Green has long been part of the strategic lexicon. Green politics, green banking, green insurance, green architecture, green audit, green warriors, green shipping and, when you are just pretending, there is greenwashing. Blue, on the other hand, belonged more to the whimsical world of the spirit. For instance, I see you once in a blue moon. Or, long ago, I chased the blues in little musical bars across the Mississippi delta. Then, along came a book titled Blue Highways by an improbably named author, William Least Heat-Moon, in which the narrator drives through the United States—not on inter-state highways, but on backroads marked in blue on the old maps—and discovers small towns and chance companions. More recently, a slim translation of starkly narrated Hindi short stories by Vinod Kumar Shukla came to hand, cryptically titled Blue is Like Blue. When you think of it, there is no better way of describing blue than calling it blue.
But blue is creeping into the world of politics. There was always the 18th century Blue Stockings Society, a network of educated and socially committed women; the blue stocking tag long outlived the society. There was also the Blue Water Navy, as if any water large enough to carry a navy could be anything but blue. But redundancy never deterred strategic experts.
Lately, the blue economy made its entry, bearing a special significance for countries with extensive exclusive economic zones (EEZs). The EEZ itself is a deceptive concept. France, thanks to its island territories, has a larger EEZ than the US or Russia; and Kiribati outranks India, despite our long coastline. The blue economy has borrowed shades of green and entails the sustainable use of ocean resources for economic growth. It covers not just traditional ocean activities such as fisheries and maritime transport, but stretches also to renewable energy, aquaculture, seabed extraction and marine biotechnology. But harvesting the global oceans worth $24 trillion in a sustainable manner costs money. Hence the Blue Finance Initiative covers multi-disciplinary research, infrastructure solutions and innovative financial instruments to appropriately address challenges faced by the oceans.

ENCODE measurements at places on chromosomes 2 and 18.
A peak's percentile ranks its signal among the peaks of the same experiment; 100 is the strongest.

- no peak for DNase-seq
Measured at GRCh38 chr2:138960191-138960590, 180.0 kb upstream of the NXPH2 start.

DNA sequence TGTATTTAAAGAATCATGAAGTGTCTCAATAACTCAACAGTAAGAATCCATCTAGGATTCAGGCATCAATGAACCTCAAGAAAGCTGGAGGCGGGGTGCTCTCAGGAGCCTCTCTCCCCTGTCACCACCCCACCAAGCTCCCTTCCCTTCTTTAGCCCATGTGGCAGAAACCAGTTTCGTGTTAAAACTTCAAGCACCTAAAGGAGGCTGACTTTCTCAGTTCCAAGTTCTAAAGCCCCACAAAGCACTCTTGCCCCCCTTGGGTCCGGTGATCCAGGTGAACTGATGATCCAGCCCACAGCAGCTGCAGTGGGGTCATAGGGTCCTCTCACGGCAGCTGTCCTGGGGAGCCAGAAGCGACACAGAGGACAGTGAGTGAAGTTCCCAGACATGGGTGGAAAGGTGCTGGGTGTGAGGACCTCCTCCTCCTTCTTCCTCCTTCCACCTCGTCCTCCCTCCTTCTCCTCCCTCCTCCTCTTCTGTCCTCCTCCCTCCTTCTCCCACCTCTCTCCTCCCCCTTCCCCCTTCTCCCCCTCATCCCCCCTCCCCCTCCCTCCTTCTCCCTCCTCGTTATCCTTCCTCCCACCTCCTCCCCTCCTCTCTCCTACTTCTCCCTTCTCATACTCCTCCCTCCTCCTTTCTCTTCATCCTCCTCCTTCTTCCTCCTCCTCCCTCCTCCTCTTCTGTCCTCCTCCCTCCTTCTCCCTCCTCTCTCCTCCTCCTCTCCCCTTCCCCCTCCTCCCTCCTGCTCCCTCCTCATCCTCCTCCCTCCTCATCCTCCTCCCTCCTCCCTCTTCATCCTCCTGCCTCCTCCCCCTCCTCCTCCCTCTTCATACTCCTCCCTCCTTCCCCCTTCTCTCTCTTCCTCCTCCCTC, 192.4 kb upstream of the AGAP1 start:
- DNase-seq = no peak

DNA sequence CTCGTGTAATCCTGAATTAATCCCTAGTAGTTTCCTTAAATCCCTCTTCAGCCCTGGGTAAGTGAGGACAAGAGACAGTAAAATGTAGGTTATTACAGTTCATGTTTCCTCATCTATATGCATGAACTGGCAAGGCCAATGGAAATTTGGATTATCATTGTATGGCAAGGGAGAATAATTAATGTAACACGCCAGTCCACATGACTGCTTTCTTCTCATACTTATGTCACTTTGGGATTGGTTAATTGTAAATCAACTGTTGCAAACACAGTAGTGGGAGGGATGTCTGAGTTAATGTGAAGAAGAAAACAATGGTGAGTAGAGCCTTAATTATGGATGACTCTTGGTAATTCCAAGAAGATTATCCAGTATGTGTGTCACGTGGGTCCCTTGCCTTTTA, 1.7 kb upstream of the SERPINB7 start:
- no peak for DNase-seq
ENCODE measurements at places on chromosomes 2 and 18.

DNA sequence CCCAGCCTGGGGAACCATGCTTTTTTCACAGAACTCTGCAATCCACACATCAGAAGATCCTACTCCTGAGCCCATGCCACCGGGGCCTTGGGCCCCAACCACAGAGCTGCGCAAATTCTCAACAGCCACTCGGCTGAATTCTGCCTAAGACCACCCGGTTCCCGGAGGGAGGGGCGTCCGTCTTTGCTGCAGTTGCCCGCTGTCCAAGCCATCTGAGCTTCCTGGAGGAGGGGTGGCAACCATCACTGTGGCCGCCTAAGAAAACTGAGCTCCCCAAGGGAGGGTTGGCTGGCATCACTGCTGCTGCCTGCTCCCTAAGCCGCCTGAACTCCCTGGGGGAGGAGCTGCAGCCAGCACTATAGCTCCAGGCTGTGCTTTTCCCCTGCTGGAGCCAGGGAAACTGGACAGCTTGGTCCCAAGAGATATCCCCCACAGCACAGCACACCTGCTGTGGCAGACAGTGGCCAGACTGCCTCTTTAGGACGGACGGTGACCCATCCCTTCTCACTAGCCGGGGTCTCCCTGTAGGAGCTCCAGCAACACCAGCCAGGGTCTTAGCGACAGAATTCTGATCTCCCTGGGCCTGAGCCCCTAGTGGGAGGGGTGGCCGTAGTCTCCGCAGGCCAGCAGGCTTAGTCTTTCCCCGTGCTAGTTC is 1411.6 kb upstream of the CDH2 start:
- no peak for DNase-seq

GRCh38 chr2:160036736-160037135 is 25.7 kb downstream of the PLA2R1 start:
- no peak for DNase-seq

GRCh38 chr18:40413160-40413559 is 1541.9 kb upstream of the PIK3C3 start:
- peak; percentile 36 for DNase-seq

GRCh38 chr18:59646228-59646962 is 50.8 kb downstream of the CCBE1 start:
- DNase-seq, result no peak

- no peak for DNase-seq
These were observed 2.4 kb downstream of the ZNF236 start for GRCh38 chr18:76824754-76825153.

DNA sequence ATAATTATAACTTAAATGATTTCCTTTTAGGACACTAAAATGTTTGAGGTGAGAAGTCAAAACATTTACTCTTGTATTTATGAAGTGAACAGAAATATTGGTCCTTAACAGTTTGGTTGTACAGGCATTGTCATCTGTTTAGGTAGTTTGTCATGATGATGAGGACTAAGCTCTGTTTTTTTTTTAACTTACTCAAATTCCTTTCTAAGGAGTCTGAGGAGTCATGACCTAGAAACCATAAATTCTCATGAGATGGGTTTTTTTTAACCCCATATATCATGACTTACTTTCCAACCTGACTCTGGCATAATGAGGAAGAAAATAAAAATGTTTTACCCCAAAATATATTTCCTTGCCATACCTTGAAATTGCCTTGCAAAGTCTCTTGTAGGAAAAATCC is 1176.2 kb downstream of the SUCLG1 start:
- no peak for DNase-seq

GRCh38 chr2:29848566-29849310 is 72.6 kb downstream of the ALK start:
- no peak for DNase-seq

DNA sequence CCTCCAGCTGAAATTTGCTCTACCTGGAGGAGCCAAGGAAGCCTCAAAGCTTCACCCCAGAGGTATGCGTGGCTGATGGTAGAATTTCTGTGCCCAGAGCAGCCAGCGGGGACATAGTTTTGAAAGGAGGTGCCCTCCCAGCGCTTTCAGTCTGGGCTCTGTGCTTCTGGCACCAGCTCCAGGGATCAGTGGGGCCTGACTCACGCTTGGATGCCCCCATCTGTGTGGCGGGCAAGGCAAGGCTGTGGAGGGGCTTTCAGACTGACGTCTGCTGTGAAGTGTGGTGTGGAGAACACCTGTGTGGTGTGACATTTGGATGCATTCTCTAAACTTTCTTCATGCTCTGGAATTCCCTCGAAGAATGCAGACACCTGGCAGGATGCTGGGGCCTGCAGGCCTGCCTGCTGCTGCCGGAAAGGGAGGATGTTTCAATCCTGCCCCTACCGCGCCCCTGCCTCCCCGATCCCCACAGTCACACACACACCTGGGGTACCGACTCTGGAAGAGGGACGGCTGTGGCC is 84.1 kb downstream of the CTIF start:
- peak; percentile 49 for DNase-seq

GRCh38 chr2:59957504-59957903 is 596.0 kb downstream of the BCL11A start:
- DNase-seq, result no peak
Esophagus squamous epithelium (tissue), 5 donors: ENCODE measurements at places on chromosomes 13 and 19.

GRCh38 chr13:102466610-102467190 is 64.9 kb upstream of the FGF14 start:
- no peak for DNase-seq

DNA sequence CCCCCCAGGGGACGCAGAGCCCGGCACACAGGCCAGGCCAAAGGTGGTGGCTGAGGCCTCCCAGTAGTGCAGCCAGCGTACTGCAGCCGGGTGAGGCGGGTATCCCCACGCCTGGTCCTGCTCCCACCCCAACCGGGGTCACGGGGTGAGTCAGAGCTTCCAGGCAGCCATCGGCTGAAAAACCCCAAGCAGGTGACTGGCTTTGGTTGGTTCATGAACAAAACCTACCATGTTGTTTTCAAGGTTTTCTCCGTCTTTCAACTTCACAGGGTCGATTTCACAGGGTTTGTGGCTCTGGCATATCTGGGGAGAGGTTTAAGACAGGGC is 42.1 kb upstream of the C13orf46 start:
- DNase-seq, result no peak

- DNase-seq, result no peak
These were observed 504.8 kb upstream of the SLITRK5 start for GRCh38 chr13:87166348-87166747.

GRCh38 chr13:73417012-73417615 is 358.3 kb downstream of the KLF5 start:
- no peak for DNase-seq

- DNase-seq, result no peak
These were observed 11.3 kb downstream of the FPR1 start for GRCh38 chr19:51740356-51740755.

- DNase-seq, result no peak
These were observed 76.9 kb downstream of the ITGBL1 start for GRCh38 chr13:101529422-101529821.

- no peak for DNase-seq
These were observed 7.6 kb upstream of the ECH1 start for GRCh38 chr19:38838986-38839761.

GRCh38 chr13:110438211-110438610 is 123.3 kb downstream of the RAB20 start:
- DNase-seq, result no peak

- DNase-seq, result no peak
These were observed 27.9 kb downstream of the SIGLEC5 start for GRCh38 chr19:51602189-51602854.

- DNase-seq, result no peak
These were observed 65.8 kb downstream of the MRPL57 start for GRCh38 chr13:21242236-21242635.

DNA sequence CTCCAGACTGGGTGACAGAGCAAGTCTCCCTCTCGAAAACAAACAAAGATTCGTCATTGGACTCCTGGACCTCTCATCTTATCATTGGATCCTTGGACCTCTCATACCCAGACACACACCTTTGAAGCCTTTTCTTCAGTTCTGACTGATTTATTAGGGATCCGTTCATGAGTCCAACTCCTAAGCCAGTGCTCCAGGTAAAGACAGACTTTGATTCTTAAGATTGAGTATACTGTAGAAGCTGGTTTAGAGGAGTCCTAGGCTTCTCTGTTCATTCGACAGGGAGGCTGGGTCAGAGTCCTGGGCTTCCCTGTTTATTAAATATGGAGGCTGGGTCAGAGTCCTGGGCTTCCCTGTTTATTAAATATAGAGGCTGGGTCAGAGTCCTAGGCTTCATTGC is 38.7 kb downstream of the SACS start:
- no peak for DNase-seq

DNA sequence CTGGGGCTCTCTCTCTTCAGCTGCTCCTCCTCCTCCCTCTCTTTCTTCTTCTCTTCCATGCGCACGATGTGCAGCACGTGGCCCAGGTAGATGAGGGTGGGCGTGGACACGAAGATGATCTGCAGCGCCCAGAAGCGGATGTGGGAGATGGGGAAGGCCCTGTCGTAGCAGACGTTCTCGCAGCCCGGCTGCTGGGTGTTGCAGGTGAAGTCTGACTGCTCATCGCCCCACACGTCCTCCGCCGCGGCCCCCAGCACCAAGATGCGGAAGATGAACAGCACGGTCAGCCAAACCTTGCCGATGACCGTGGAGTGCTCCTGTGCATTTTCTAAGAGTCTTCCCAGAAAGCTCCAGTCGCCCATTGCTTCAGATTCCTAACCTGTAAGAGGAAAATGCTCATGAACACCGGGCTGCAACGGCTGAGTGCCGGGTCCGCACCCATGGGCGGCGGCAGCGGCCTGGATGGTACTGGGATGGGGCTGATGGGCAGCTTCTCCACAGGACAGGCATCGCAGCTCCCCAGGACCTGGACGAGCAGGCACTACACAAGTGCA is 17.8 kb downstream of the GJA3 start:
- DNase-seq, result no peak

President Donald Trump’s visit brought us nearer to the Blue Dot Network (BDN). This multi-stakeholder project is intended by its sponsors—US, Australia and Japan—to counter China’s Border and Road Initiative and provide a more trustworthy, sustainable and transparent route to high-quality infrastructure projects; China’s Global Times terms this aspiration “delusional”. Under the BDN, once a project gets a blue dot, it is green-lighted for private capital as a kosher investment. About $60 billion of private money, put together by the US International Development Finance Corporation, which will now have an office in India, is waiting in the wings.
But as the US presidential election draws close, Trump may wonder if this network could have been more fortunately named. Democrat supporters in committed Republican states are often termed Blue Dots in a red state. Bumper stickers, T-shirts, coffee mugs and other merchandise are emblazoned with that declaration. But that is not all. These blue dots can be individuals holding on to their democratic, liberal beliefs, even secretly, or podcasters tentatively putting out a counter view. Or entire university towns such as Lawrence or Austin, where rainbow flags, Black Lives Matter placards and hipster beards bravely proclaim liberal intent. Against a conservative sea of red, the blue here appears closer to green.
The writer is a former high commissioner of India to the UK and ambassador to the US